Modified Kodi and other IPTV devices allow users to access valuable content for free. Members of Parliament and industry players say they want to clamp down on such devices, by closing loopholes in copyright law to target sellers. This week, however, their suggestions to change the law in the UK were withdrawn.
Over the course of the past decade-and-a-half, the number of BitTorrent users has grown from a handful to a couple of hundred million. Usage is still massive but it’s now streaming that’s making strides.
Accessible via a standard browser or dedicated hardware devices, pirate streams of the latest movies, TV shows, and sporting events are now watched by millions in the comfort of their own homes, or even on the move.
Copyright holders everywhere are worried but it’s perhaps most evident in the UK where police and Trading Standards officers are targeting sellers of Kodi-enabled devices that have been modified to receive pirate streams. This week, as part of the forming Digital Economy Bill, Members of Parliament have been discussing potential amendments to UK copyright law aimed at clamping down on the sale of such devices.
“Android-based IPTV boxes are being loaded with software linking thousands of streams of infringing entertainment, movie and sport content. The boxes are sold on mainstream marketplaces such as Amazon and eBay, and through Facebook,” said Labour MP Kevin Brennan.
“The Copyright, Designs and Patents Act 1988 has yet to be updated to reflect the new technology. It offers no effective remedies to copyright owners, who at present can rely only on laws that are not particularly tailored to copyright infringement.”
Brennan said that police currently need to prosecute under the Fraud Act 2006, the Proceeds of Crime Act 2002, and the Serious Crime Act 2015. By amending the Copyright, Designs and Patents Act 1988, bodies such as Trading Standards would have an easier time prosecuting offenders, the MP said.
“New clause 33 would amend section 107(1) of the Copyright, Designs and Patents Act 1988 (CDPA) to create the new offense of supply of devices primarily used to infringe copyright. It is entirely logical to amend that section, which is concerned with ‘criminal liability for…dealing with infringing articles’, but which currently focuses only on physical copies of work and on communication to the public,” Brennan explained.
“The new clause would bring trading standards offices into the picture, empowering them to make investigations and to enforce the rules on such devices under section 107(1) of the 1988 Act. To minimize the risk of new and uncertain legal tests, concepts or unintended consequences, the drafting adopts for the most part language used elsewhere in that Act.”
“These boxes come pre-loaded, and there should be no pretense about it: they are designed to give people a way of avoiding paying for content that they know they should pay for. There is no excuse for that.”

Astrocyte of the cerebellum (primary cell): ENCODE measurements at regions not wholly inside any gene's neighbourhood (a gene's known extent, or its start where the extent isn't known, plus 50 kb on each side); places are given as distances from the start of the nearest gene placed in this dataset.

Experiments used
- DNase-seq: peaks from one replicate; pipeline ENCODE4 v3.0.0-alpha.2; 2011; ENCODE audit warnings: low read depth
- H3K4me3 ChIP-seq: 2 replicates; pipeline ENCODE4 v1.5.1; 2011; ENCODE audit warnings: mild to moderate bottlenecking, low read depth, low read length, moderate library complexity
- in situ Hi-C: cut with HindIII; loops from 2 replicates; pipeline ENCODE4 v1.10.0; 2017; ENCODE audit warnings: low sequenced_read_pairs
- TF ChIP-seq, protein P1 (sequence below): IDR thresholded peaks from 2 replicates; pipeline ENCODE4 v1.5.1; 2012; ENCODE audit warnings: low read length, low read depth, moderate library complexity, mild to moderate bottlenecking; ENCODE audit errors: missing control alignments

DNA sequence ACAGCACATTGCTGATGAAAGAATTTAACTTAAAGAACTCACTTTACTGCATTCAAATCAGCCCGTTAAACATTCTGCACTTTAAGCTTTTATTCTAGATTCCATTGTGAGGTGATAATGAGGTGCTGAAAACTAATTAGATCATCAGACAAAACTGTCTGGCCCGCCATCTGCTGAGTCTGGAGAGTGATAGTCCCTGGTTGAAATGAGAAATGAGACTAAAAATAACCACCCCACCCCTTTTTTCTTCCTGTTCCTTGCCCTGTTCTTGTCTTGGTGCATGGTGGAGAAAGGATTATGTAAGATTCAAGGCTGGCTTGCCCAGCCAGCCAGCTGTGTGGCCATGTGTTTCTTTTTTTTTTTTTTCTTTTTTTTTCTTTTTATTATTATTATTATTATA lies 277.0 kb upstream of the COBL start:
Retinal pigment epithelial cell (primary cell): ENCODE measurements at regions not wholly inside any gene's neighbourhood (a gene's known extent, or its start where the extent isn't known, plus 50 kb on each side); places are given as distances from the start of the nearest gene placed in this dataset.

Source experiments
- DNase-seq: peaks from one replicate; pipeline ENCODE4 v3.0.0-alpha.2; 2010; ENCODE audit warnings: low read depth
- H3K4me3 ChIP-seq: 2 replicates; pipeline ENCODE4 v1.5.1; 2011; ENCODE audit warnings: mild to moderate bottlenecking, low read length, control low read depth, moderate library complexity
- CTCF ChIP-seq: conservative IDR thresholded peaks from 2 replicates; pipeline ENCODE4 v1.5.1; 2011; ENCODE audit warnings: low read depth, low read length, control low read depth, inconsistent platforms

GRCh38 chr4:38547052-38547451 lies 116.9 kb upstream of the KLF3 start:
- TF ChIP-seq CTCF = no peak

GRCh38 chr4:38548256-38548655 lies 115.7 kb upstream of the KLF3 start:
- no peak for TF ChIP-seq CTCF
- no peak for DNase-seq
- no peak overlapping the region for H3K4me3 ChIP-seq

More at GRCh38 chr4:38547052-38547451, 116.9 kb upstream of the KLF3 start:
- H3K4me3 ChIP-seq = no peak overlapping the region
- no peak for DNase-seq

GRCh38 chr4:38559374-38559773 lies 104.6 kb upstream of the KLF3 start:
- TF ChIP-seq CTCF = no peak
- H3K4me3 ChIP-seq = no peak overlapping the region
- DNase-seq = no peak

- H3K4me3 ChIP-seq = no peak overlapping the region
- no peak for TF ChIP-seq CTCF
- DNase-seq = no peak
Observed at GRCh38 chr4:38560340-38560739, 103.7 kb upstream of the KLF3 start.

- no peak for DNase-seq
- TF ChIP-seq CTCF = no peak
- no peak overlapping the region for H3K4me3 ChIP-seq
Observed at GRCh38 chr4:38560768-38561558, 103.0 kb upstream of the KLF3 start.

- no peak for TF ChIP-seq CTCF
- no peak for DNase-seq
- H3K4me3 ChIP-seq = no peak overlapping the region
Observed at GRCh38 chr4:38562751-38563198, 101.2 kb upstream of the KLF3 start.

Noting that the proposals for amendments to the CDPA have “a long list of supporters in the industry”, Brennan asked Matt Hancock, Minister for Digital and Culture, whether they could rely on his support too. Hancock said he understood the concerns but believes that current legislation (the Fraud Act 2006 and the Serious Crime Act 2015) can cope without having to modify the CDPA.
“This activity is already covered by criminal law under the Fraud Act 2006 and the Serious Crime Act 2015. The City of London police force is investigating cases. It seized over 500 set-top boxes earlier this year and arrested a man for fraud and IP offenses,” Hancock said.
“There is a danger in the digital world of legislating for a specific technology as opposed to legislating for the offense in a technology-neutral way. I strongly prefer the latter. As the law is already in existence in the two Acts that I mentioned, the best thing to do is to prosecute under the existing Acts, rather than try to chase a particular technology, which may well be out of date.”
Hancock told MPs that the government already has a strategy for tackling IP crime with a specific focus on dealing with the problem of IPTV and whatever technology eventually comes along to replace it. Sticking with existing legislation is the way forward, he said.
“The existing criminal offenses provide a legislative framework that is broad enough to protect our creative industries. However, I will of course keep this area under review,” he added, while asking for the new clause to be withdrawn. Brennan complied.
The fact that a request to amend the CDPA was rejected in this case raises questions over the current push to increase punishments for online copyright infringement offenses from two to ten years.
Many of the more serious online cases have also been successfully prosecuted under the Fraud Act, without any need to use the CDPA. Notably, these prosecutions were achieved without sucking in low-level offenders such as casual file-sharers.